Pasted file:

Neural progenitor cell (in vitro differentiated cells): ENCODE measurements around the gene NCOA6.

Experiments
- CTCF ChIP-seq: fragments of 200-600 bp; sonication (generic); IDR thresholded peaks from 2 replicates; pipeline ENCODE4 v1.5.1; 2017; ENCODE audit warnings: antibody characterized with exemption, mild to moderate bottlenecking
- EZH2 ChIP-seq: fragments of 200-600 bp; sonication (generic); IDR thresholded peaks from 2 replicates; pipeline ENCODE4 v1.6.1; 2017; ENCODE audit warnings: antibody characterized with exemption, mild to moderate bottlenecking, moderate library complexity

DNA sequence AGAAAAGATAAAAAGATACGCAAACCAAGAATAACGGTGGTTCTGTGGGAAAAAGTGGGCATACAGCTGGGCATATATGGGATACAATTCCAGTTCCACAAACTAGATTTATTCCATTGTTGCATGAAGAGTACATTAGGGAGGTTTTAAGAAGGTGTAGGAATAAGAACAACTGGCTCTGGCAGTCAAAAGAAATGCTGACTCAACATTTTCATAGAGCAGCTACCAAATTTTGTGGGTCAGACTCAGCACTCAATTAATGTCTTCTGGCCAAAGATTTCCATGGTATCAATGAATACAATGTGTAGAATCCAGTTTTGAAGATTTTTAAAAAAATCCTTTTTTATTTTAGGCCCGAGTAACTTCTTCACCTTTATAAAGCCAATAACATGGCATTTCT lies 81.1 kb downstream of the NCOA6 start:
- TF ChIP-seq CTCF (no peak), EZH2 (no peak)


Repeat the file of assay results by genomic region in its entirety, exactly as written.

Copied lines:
Neural progenitor cell (in vitro differentiated cells): ENCODE measurements around the gene NCOA6.

Experiments
- CTCF ChIP-seq: fragments of 200-600 bp; sonication (generic); IDR thresholded peaks from 2 replicates; pipeline ENCODE4 v1.5.1; 2017; ENCODE audit warnings: antibody characterized with exemption, mild to moderate bottlenecking
- EZH2 ChIP-seq: fragments of 200-600 bp; sonication (generic); IDR thresholded peaks from 2 replicates; pipeline ENCODE4 v1.6.1; 2017; ENCODE audit warnings: antibody characterized with exemption, mild to moderate bottlenecking, moderate library complexity

DNA sequence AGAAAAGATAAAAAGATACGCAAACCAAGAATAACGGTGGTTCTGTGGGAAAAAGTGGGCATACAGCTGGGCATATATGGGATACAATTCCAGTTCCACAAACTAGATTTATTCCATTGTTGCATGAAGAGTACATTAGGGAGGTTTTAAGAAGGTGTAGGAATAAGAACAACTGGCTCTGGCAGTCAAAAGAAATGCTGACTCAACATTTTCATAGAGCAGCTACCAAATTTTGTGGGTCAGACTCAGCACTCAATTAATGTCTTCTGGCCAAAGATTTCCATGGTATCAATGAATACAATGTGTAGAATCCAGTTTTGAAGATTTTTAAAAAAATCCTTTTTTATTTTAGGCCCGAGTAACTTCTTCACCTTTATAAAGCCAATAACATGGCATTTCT lies 81.1 kb downstream of the NCOA6 start:
- TF ChIP-seq CTCF (no peak), EZH2 (no peak)